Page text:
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last update 4.Apr.11
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Break My Fall
dir-scr Kanchi Wichmann
prd Matteo Rolleri, Kanchi Wichmann, Billy Wiz
with Kat Redstone, Sophie Anderson, Collin Clay Chace, Kai Brandon Ly, David Brice, Cheo Rhodes, Morgan Rhys, Jonathan Keane, Yariv Perelmuter, Donna Turner, Timberlina, Rich Cline*
anderson and redstone
release UK Apr.11 llgff
11/UK 1h47

london l&g film fest
break my fall Scruffy and offhanded, this low-budget British feature takes a fractured, fragmented look at a relationship. Without a clear narrative, it's not an easy film, but it's honest and often painfully raw.

The boyish Liza (Redstone) and the girly Sally (Anderson) live in a messy London flat, where they consume rather a lot of alcohol and drugs. Sally is working in a cafe, while Liza works on songs for their post-punk band. But Liza is also consumed with jealousy over Sally's ex, who lives in Germany. Convinced that Sally is being unfaithful, she starts sabotaging their relationship. Meanwhile, Liza confides in her gay friend Jamie (Chace), while Sally gets an extremely awkward proposal from her friend Vin (Ly).

With her first feature, filmmaker Winchmann intriguingly avoids filling in the gaps. We are never sure what sparks this crisis in the relationship, and much of the angst goes unspoken. But the fallout is obvious from the start: these women will need to work if they want to stay together. What follows is a full-on picture of human miscommunication, which isn't helped at all by the fact that they're rarely sober, don't get enough sleep and have friends who are deeply self-involved. But then, really, isn't everyone?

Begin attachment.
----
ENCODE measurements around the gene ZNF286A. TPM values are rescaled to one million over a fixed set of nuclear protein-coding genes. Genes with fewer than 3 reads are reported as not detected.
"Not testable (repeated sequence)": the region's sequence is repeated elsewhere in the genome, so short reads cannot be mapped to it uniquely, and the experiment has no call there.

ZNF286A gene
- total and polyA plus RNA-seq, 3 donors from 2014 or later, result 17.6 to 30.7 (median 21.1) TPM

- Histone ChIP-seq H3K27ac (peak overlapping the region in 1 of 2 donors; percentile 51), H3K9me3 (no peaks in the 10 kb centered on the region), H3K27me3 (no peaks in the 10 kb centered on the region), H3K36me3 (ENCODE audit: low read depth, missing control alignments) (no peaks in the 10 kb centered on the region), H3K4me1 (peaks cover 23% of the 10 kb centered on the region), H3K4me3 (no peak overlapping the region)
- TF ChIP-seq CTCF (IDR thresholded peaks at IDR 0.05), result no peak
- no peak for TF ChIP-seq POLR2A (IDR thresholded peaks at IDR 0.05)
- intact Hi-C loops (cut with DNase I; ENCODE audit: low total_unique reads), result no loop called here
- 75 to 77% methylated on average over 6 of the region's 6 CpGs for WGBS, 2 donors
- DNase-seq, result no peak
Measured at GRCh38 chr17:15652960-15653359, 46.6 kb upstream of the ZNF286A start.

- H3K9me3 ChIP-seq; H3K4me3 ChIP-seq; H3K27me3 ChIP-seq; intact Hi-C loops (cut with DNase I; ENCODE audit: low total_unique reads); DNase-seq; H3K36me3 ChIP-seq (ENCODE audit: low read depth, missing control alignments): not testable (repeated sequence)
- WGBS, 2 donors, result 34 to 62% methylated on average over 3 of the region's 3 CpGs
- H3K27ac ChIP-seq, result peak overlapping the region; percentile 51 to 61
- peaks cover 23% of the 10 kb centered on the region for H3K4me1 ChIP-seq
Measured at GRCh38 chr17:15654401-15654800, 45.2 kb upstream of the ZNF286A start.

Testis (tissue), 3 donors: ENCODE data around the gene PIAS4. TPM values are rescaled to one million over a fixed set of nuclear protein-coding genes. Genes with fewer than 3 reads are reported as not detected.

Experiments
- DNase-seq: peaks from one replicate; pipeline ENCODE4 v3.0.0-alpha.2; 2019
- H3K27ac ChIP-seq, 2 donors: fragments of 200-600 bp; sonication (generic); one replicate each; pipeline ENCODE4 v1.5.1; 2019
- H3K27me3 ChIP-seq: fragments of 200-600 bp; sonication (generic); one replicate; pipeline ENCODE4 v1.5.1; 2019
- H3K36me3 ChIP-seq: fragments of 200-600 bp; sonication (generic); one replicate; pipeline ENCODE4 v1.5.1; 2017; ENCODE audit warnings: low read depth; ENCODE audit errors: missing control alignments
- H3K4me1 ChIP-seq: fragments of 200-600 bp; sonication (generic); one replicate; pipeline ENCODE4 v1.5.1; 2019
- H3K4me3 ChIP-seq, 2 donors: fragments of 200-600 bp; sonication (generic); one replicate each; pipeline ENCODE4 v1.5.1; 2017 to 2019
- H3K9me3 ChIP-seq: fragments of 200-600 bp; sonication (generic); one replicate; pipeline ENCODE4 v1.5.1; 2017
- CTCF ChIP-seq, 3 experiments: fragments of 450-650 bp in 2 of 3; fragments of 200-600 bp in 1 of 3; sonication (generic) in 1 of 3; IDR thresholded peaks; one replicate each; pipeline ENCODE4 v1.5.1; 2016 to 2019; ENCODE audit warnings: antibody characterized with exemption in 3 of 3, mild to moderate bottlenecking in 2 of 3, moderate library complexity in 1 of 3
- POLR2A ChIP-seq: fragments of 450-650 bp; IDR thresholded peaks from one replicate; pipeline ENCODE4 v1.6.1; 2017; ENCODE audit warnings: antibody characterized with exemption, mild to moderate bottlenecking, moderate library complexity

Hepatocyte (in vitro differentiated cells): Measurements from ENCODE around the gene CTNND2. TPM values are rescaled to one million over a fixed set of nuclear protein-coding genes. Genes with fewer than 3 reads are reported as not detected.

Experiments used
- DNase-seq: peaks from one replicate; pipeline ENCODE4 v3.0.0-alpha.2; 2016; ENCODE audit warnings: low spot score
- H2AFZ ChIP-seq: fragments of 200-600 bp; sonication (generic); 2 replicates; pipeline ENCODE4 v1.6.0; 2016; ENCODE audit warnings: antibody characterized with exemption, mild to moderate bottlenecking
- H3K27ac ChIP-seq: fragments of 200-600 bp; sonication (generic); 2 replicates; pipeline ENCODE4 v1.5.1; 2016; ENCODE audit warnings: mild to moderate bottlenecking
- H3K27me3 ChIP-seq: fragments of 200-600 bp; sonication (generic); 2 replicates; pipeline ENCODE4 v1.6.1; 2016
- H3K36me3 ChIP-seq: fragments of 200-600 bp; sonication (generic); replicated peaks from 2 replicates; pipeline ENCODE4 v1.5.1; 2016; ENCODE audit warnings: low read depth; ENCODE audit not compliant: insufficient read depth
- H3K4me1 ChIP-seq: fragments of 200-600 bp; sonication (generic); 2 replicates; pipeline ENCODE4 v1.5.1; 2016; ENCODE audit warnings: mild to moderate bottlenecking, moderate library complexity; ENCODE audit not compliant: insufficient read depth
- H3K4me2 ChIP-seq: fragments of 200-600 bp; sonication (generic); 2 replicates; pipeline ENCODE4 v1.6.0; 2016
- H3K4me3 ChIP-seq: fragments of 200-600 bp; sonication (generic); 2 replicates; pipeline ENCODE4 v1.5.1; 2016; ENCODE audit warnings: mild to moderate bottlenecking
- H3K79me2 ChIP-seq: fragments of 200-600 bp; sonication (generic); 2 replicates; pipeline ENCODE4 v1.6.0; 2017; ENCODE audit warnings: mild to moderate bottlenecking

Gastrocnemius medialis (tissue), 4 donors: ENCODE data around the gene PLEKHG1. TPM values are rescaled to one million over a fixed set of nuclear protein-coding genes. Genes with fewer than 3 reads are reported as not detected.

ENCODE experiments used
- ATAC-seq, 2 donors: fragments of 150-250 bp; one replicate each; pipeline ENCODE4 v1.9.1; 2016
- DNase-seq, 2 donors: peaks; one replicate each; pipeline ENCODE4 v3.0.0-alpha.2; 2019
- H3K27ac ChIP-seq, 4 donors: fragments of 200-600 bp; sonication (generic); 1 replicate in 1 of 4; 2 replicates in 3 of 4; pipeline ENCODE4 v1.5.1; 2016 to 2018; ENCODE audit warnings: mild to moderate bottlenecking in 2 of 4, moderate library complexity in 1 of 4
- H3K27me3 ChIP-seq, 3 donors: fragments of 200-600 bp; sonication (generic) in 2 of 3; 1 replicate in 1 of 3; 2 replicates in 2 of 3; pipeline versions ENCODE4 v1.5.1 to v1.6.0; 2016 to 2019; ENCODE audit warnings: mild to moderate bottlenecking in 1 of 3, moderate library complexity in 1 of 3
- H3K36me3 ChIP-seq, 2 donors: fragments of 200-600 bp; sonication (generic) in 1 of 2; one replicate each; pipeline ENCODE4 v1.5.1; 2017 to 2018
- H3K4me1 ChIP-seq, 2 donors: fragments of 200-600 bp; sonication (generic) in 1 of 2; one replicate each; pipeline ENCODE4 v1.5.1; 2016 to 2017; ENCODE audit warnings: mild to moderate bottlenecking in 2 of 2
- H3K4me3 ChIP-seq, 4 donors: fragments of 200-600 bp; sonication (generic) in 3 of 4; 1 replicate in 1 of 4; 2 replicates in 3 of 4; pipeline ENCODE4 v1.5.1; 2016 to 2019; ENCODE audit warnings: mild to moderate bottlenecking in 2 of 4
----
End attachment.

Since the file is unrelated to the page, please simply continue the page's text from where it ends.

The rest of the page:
The film has a dark, edgy attitude from the start, accompanied by an achingly trendy song score. Dialog is delivered in mumbly, whispery bursts, which adds to the slacker vibe, as do the cluttered sets, which are lit with askance angles that create deep colours. And Dawid Pietkiewicz's 16mm cinematography has a lovely exploratory quality to it. All of this cleverly overcomes the low budget, although the skittish approach makes it feel a bit like an over-extended short.

As it continues, we are forced to put ourselves into the story and characters, simply in order to try and understand what's happening. We aren't quite sure what's wrong between them, but neither are they. So we get involved in their struggle, and feel the emotional kicks as they bounce from love to hate and back again. That said, there are moments when we just wish they would talk to each other. And that people would stop vomiting on screen.

*Yes, this is the first film in which I received an on-screen credit (as an extra). I'm in the Royal Vauxhall Tavern scene, if you know where to look.

15 themes, language, sexuality, violence
23.Mar.11 llgff
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The Four-faced Liar
dir Jacob Chase
scr Marja-Lewis Ryan
prd Daniel Carlisle, Samantha Housman, Todd Kubrak, Emily Peck, Marja Lewis Ryan
with Todd Kubrak, Marja-Lewis Ryan, Emily Peck, Daniel Carlisle, Liz Osborn, Lisa Bierman, Natasha David, Jessie Paddock, Tadia K Taylor, Joe Chiotalo, Chelsea Thornton, Stephanie Gentry
kubrak and ryan release US 9.Nov.10 dvd,
UK 11.Apr.11 dvd
10/US 1h27

Closing film:
london l&g film fest
the four-faced liar Light and undemanding, this New York romantic-comedy is engaging enough to hold our interest, even though we know from the start that it's probably not going to say anything very important. But it touches on some big issues.